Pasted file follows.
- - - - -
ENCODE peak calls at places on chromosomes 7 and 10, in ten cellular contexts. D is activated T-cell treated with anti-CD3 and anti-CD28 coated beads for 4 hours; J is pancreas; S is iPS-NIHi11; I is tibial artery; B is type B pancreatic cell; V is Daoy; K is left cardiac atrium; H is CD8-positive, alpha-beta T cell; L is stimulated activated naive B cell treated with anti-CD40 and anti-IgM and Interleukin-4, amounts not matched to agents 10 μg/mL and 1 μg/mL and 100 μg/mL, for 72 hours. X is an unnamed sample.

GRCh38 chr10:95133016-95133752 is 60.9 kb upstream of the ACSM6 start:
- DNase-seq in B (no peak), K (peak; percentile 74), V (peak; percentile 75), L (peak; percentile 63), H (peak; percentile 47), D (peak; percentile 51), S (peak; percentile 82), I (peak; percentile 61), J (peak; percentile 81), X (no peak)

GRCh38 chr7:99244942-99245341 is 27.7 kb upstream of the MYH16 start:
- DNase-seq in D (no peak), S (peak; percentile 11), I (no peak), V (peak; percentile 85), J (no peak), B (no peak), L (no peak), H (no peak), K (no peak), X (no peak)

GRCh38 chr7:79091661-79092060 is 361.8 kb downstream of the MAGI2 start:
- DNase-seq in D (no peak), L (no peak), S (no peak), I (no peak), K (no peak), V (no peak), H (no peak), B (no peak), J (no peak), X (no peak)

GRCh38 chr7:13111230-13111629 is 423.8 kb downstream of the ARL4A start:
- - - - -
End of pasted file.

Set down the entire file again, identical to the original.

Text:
ENCODE peak calls at places on chromosomes 7 and 10, in ten cellular contexts. D is activated T-cell treated with anti-CD3 and anti-CD28 coated beads for 4 hours; J is pancreas; S is iPS-NIHi11; I is tibial artery; B is type B pancreatic cell; V is Daoy; K is left cardiac atrium; H is CD8-positive, alpha-beta T cell; L is stimulated activated naive B cell treated with anti-CD40 and anti-IgM and Interleukin-4, amounts not matched to agents 10 μg/mL and 1 μg/mL and 100 μg/mL, for 72 hours. X is an unnamed sample.

GRCh38 chr10:95133016-95133752 is 60.9 kb upstream of the ACSM6 start:
- DNase-seq in B (no peak), K (peak; percentile 74), V (peak; percentile 75), L (peak; percentile 63), H (peak; percentile 47), D (peak; percentile 51), S (peak; percentile 82), I (peak; percentile 61), J (peak; percentile 81), X (no peak)

GRCh38 chr7:99244942-99245341 is 27.7 kb upstream of the MYH16 start:
- DNase-seq in D (no peak), S (peak; percentile 11), I (no peak), V (peak; percentile 85), J (no peak), B (no peak), L (no peak), H (no peak), K (no peak), X (no peak)

GRCh38 chr7:79091661-79092060 is 361.8 kb downstream of the MAGI2 start:
- DNase-seq in D (no peak), L (no peak), S (no peak), I (no peak), K (no peak), V (no peak), H (no peak), B (no peak), J (no peak), X (no peak)

GRCh38 chr7:13111230-13111629 is 423.8 kb downstream of the ARL4A start: